A guest column by the American College of Physicians, exclusive to KevinMD.com.
Some think that it should be repealed and replaced. Others support it but feel that it needs to be improved. A few believe that it’s OK as is. I’m not writing about Obamacare — I’m describing maintenance of certification (MOC).
I will not use up my word count summarizing the MOC debate — you can read about that elsewhere and will probably see it rehashed in the comments section. I will focus on a change that the American Board of Internal Medicine (ABIM) made to its governance, one that is referred to frequently in the debate. ABIM’s specialty boards, the entities responsible for certification and MOC, must include “a minimum of one practitioner whose primary practice is in a non-university, community setting.”
I am one of those community-based physicians. Since July 2014, I have been a member of ABIM’s internal medicine specialty board. How did I end up on an ABIM specialty board? I nominated myself. The selection process involved my submitting my CV, providing two references, and participating in an interview with a consultant retained by ABIM for this process. The interview focused more on my experience working on boards and committees than it did on my views on MOC, which I do not recall even discussing. Had there been a “litmus test” on MOC, I undoubtedly would have flunked it based on discussions over the years with ABIM leadership as well as public comments as far back as 2001.
Some will complain that having at least one community-based physician on the specialty boards is not enough. I have seen calls for a majority of board members to be practicing physicians. But this is not the United States Senate, where majorities matter. If optics is the main concern, then stack the boards with practicing docs. However, if the goal is to make sure that the perspective of the practicing physician is heard, the numbers don’t matter as much.
Fixating on the composition of the specialty boards misses a bigger point. Many, if not most of the criticisms of MOC are germane to all internists, regardless of who signs their paycheck. For example, an academic general internist who spends hours preparing resident conferences has no easy way to get MOC credit for the self-education involved. Similarly, a hospitalist who is involved in multiple quality improvement activities can’t easily report them to ABIM, unless his institution reports data to ABIM on his behalf (an option that exists but is out of reach for most organizations). In addition, time spent preparing for and taking the secure exam takes away from other pursuits, no matter what your “day job” is.
So far, the internal medicine specialty board has met once in person as well as by webinar. Its members come from a variety of practice settings, inpatient and outpatient, community-based and academic. There are board members other than myself who currently are or have been in community practice. All of us on the specialty board are touched directly by MOC because all members (as well as other physicians in the ABIM’s governance structure) must participate in MOC. That is particularly significant for me since I was initially certified in 1988, meaning that I have lifetime certification, and MOC would otherwise have been voluntary.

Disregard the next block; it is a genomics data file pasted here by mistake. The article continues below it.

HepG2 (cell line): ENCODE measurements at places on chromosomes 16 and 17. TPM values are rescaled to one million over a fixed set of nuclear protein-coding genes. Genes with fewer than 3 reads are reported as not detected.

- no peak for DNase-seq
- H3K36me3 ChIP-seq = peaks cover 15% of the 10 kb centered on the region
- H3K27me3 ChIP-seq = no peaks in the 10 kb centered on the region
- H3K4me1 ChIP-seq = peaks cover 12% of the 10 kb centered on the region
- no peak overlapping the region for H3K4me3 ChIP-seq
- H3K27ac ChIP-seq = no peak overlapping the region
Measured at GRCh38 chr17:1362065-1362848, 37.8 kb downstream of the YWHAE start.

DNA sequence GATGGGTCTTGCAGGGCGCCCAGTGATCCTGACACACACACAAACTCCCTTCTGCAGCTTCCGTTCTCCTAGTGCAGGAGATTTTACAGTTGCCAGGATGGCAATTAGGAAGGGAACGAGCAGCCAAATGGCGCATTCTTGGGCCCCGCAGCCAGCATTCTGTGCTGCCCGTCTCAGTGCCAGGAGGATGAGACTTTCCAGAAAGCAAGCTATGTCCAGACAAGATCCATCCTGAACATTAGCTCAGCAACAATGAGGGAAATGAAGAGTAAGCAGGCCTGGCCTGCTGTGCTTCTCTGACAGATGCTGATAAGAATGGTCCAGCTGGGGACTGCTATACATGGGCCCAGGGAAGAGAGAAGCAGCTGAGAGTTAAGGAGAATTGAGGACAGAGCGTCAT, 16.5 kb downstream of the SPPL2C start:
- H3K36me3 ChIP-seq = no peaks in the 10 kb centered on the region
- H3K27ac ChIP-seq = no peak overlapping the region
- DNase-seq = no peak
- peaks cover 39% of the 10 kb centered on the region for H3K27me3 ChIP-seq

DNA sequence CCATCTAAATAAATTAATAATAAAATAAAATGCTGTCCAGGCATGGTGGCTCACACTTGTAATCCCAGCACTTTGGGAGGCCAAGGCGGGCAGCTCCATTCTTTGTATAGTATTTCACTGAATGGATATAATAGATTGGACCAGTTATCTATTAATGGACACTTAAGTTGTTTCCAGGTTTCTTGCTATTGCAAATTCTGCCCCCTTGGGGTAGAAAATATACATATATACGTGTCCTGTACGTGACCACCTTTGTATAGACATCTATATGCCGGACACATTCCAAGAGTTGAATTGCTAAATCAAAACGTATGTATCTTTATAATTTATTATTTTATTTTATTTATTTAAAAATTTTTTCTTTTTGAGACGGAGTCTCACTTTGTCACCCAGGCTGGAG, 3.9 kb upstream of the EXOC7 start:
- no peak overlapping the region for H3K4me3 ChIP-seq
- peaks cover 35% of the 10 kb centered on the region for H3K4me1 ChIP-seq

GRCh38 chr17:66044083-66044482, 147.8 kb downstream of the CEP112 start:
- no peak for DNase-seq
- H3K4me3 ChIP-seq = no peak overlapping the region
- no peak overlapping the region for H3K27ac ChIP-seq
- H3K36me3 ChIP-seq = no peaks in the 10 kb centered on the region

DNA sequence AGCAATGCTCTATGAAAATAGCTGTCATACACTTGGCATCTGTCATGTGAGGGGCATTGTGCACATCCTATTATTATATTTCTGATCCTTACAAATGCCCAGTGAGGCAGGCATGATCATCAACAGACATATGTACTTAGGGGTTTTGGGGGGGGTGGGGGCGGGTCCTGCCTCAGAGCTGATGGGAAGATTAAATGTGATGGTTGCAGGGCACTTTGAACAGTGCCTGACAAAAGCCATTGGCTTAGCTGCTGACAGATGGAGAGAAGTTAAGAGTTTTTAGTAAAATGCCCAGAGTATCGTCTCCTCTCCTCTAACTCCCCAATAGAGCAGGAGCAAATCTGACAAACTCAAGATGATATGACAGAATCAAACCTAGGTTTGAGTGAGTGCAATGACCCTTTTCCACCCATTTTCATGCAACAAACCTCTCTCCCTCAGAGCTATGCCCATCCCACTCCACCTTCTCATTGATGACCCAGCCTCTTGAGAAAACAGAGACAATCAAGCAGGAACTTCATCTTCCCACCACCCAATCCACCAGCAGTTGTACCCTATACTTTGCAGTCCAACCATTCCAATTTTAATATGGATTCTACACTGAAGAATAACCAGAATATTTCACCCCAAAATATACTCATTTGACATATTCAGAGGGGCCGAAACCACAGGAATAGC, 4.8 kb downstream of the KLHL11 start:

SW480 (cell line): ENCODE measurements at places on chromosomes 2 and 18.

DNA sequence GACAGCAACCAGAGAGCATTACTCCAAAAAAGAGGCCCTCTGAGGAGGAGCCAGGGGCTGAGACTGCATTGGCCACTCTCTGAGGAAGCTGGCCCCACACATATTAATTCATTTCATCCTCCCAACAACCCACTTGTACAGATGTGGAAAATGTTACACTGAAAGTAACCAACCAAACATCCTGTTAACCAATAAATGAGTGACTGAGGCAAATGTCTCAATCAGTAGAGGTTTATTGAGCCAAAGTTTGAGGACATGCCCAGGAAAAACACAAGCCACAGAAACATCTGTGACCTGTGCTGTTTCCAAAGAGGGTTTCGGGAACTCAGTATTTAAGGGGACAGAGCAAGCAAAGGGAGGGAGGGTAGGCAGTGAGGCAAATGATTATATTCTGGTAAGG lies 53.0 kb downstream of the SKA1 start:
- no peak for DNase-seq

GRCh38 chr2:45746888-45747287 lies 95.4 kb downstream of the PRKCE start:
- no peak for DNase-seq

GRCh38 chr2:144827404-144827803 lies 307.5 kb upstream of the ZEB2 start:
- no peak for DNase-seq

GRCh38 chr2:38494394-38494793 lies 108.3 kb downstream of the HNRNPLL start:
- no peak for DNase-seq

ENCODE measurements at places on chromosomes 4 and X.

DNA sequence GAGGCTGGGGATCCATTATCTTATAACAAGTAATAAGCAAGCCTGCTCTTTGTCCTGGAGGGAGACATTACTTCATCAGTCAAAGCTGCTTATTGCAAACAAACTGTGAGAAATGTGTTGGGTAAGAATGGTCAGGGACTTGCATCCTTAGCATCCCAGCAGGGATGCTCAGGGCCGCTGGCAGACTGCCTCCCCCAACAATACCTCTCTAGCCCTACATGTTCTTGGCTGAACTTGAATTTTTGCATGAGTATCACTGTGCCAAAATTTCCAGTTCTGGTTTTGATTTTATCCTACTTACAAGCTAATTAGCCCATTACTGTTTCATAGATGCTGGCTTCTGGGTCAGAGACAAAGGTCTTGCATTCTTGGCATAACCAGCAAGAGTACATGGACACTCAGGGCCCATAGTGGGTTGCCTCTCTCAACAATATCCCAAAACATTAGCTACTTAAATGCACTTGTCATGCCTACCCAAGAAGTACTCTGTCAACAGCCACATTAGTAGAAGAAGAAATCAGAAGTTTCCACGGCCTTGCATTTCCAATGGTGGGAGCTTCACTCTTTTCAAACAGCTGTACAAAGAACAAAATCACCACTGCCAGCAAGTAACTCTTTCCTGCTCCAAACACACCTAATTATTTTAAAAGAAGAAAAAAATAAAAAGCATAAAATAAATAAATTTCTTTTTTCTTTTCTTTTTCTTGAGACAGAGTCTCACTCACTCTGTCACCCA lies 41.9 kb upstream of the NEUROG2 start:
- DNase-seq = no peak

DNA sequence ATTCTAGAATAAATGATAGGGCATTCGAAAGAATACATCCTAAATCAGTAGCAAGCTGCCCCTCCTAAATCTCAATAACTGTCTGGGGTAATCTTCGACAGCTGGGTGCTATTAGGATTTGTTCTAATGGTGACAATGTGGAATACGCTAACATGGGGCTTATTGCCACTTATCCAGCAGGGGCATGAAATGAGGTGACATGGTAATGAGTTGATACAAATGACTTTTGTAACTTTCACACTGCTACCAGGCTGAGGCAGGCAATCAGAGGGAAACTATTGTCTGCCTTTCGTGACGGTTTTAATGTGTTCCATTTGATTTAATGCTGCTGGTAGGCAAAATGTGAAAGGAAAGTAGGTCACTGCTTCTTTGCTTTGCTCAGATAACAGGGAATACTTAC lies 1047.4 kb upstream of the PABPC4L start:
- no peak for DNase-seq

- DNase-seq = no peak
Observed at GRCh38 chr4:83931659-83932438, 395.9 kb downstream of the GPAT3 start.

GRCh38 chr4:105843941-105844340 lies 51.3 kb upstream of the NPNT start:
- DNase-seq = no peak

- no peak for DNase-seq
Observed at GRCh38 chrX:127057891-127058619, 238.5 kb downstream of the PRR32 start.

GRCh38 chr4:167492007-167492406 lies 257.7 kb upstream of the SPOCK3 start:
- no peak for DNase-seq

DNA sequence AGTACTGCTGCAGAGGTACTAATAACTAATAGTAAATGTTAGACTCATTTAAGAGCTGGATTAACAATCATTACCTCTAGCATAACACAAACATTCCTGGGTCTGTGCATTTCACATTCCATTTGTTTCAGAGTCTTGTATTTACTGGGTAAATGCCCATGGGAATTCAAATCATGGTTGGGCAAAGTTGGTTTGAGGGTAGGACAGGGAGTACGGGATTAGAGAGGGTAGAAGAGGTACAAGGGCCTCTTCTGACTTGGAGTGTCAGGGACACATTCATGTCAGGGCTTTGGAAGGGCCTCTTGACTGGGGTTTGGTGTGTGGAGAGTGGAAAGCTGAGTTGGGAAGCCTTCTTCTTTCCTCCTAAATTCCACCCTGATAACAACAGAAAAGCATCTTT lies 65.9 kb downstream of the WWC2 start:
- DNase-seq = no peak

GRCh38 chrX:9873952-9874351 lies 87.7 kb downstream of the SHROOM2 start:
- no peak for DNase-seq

From the conversation at our first face-to-face meeting, it would have been difficult for anyone to tell who was in private practice, who was in academic practice, and who was in administrative practice. Members acknowledged and shared most, if not all, of the concerns that critics have been raising for the last several years. What we had in common was the desire to make the MOC less redundant and more concordant with each participant’s learning styles and preferences.
I will share one of the issues that I raised. My private practice is a patient-centered medical home and accountable care organization. Quality improvement activities, patient safety initiatives, and patient experience assessments are part of my day-to-day existence. These are activities that fulfill the goals of MOC’s practice assessment requirement (part 4), but right now I can’t get MOC credit for these as easily as I can for finishing a MKSAP chapter, where all I have to do is click a button for credit in medical knowledge (part 2). Existing pathways for getting credit for practice improvement work that was already completed require data entry, forms, and time that most MOC participants don’t have.
Many internists have made similar comments on blogs, at meetings, and in letters to journals and trade press. What was different was that I discussed them face-to-face with ABIM leaders and staff who are responsible for administering and fixing the MOC program.
I hope that the work of the specialty board will add to and accelerate the improvements to the MOC program that have already occurred in response to feedback from individuals and professional societies such as ACP. These changes include expanding options for self-education credit, including many ACCME-approved CME activities, and redesigning the MOC secure exam to better reflect real-life practice.
As I noted at the beginning, for some, ABIM and MOC are broken beyond repair, so everything that I have written here is irrelevant. However, for those in the physician community who believe in the concept of recertification but feel that the current process is too burdensome, redundant, and lacks value, I think that we have an opportunity to improve things.
Yul Ejnes is an internal medicine physician and a past chair, board of regents, American College of Physicians. His statements do not necessarily reflect official policies of ACP.